By: April Carson
It's also possible that the hair loss is due to a single chemical's ability to regulate when hair follicle cells divide and die. This finding may not only treat baldness; it might also help speed wound healing because follicles are a source of stem cells.
For years, scientists have been trying to find the key to hair loss. Now, it seems they may have found the answer in a single chemical.
Every human cell has an established shape and function that is fixed during embryogenesis. A blood cell, for example, cannot transform into a nerve cell or vice versa. Stem cells, on the other hand, are like blank Scrabble tiles; they may change into different kinds of cells.
The hair follicle is one type of stem cell that can regenerate indefinitely. These cells are found in the base of the hair follicle and they divide to produce new cells that push older cells up the follicle shaft. Eventually, the old cells reach the surface of the skin and die.
They have a high pain threshold, and their adaptability allows them to help with the repair of damaged tissue or organs.
The hair follicle is an amazing example of the power of stem cells. These cells are able to regenerate indefinitely, which helps to keep our hair healthy and strong. Additionally, their adaptability allows them to help with the repair of damaged tissue or organs. This makes them an invaluable tool in the medical field and researchers are constantly working to find new ways to utilize their power.
“In science fiction, when characters heal fast from injuries, it's because stem cells allowed it,” said Qixuan Wang of the UC Riverside mathematical biologist and study co-author. “Our new research gets us one step closer to understanding stem cell behavior so we may regulate and encourage wound healing," he added. This research was led by Jianbo Yin, a postdoctoral fellow in the Department of Mathematics at UC Riverside.
In response to injuries, the liver and stomach regenerate. Wang's team, on the other hand, examined hair follicles since they are the only human organ that regrows automatically and periodically even without damage.
The team discovered how a particular protein, TGF-beta, controls the hair-follicle cell division and formation of new cells, or orchestrates its own demise — eventually resulting in the follicle's death.
"Our study provides the first molecular evidence that TGF-beta plays a dual role in hair follicles, as an inducer of cell proliferation during the early stage of hair regeneration and as an executor of cell death during the late stage," Wang said.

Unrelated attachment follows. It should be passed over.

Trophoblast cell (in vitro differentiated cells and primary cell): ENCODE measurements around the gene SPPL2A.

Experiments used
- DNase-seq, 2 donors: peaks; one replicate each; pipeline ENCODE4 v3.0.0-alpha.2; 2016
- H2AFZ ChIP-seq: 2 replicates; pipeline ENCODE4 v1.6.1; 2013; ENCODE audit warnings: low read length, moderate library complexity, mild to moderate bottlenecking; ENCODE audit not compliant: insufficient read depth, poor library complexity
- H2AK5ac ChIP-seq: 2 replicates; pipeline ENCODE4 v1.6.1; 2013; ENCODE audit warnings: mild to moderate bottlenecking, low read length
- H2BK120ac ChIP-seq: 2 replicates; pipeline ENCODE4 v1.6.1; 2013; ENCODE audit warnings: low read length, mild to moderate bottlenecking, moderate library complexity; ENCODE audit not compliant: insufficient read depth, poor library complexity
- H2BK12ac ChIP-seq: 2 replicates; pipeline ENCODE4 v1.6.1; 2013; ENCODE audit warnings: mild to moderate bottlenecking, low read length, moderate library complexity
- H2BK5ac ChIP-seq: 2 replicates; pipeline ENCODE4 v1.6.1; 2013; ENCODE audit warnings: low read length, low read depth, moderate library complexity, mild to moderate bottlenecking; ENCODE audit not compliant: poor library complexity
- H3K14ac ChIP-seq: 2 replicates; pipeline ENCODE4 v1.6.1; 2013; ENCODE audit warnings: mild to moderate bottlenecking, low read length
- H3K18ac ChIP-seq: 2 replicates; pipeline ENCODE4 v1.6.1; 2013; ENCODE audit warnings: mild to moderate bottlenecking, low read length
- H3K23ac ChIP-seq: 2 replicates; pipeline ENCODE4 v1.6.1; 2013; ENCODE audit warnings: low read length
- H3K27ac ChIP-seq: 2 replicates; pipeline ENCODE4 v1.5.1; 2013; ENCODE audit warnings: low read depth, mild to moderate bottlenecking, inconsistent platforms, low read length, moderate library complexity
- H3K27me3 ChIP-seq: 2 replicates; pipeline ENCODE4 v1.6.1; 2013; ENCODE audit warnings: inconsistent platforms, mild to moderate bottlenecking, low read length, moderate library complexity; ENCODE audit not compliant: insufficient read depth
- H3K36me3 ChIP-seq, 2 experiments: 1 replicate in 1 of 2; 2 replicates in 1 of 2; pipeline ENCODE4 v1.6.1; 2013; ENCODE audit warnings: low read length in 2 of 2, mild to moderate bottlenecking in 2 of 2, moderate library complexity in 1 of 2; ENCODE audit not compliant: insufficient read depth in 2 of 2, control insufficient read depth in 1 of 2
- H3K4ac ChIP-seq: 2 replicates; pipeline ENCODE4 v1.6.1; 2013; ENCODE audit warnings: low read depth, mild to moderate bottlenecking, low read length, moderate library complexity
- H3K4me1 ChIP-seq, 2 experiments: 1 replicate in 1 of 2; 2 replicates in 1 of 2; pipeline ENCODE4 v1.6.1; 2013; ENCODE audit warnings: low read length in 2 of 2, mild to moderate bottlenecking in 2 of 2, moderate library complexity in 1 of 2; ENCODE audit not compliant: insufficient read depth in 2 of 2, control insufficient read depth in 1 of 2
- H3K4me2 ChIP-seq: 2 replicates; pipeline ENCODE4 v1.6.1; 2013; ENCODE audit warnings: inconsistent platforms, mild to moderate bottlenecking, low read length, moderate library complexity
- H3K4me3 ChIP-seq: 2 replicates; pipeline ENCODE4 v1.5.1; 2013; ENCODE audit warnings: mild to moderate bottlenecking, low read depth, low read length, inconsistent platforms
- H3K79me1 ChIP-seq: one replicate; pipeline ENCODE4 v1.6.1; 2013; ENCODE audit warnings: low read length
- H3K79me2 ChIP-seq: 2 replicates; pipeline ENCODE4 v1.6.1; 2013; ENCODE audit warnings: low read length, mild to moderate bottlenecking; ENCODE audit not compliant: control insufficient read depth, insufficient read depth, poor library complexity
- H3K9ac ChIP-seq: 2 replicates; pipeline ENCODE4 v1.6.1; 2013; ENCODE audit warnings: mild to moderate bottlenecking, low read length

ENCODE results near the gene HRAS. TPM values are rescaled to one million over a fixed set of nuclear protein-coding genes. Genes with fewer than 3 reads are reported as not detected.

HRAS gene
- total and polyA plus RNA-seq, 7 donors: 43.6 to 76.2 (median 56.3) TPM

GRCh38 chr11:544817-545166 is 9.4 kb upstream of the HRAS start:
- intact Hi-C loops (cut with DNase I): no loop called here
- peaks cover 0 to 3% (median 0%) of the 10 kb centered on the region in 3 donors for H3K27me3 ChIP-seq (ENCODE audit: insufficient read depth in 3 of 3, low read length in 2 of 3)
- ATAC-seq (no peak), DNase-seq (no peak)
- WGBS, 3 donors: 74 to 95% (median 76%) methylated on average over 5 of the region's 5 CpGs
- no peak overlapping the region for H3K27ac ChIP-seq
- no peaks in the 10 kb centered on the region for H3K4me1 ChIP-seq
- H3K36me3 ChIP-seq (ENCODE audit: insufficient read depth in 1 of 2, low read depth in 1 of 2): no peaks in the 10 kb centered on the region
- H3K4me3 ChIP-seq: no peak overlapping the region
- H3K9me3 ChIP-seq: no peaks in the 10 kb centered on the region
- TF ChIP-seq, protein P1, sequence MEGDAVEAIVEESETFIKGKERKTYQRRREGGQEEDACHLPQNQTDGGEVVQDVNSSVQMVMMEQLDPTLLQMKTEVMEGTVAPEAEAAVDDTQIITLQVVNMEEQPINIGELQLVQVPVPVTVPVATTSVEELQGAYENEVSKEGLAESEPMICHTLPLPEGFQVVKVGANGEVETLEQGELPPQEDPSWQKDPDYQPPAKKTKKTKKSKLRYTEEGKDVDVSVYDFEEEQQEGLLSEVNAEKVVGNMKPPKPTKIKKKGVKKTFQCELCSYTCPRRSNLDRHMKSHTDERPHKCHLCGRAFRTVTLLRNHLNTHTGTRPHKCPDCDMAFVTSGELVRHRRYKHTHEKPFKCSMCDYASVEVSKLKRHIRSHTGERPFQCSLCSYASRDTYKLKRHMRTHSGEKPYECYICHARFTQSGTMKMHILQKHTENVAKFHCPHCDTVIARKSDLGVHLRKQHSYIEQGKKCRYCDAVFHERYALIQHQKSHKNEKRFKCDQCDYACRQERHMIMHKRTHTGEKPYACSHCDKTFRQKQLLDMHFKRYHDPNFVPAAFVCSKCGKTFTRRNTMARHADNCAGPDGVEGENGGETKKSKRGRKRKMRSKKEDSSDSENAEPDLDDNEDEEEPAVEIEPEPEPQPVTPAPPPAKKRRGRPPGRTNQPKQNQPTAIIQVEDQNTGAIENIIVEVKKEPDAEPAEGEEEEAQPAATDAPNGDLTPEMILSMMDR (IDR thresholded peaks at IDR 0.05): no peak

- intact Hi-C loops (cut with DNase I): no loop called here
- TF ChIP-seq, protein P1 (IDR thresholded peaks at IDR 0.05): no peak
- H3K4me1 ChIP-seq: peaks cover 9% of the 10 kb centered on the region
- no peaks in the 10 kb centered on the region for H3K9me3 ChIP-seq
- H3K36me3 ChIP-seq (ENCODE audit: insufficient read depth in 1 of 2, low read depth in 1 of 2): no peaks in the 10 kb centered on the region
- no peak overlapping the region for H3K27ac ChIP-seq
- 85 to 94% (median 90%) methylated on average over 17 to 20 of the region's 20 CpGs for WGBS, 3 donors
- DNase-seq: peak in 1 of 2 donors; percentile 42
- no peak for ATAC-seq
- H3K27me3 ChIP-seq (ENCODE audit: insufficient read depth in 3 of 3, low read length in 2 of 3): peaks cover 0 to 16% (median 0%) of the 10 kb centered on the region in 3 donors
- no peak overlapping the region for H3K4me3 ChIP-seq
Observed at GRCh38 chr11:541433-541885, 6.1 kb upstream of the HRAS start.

The findings have implications for studying other organs and for regenerative medicine.
TGF-beta has two distinct functions. It aids in the activation of certain hair follicle cells, which leads to new life, and it subsequently aids in the orchestration of apoptosis, or cell death.”
Like many chemicals, its quantity makes all the difference. When a cell generates a specific amount of TGF-beta, it becomes activated. Excess of it induces apoptosis.
Nobody knows why follicles commit suicide. It's possible that it's a hereditary ability passed down from animals with fur who are shedding to survive harsh summer conditions or to hide. “Even though a hair follicle commits suicide, its stem cell reservoir is never destroyed. When the remaining stem cells realize they have been activated to heal, they divide in order to generate new cells and form a new follicle,” Wang added.
Scientists may be able to figure out more precisely how TGF-beta activates cell division, and how the chemical communicates with other significant genes, which might assist in promoting hair growth by reactivating follicle stem cells.
Regenerating hair follicles is necessary for perfect wound healing because many animals, including humans, have hairy skin. One day, being able to better regulate TGF-beta levels may be used to treat baldness, which affects millions of people all around the world.
“We could potentially be able to provide assistance to those who are suffering from a range of issues as a result of this study,” Wang added.
TGF-beta is a chemical that has long been known to play an important role in the life cycle of hair follicles. Wang and his team's recent discovery sheds new light on precisely how TGF-beta activates cell division, and how the chemical communicates with other significant genes, which might assist in promoting hair growth by reactivating follicle stem cells.
The study appears in the journal Nature Communications.
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About the Blogger:
April Carson is the daughter of Billy Carson. She received her bachelor's degree in Social Sciences from Jacksonville University, where she was also on the Women's Basketball team. She now has a successful clothing company that specializes in organic baby clothes and other items. Take a look at their most popular fall fashions on bossbabymav.com
To read more of April's blogs, check out her website! She publishes new blogs on a daily basis, including the most helpful mommy advice and baby care tips! Follow on IG @bossbabymav
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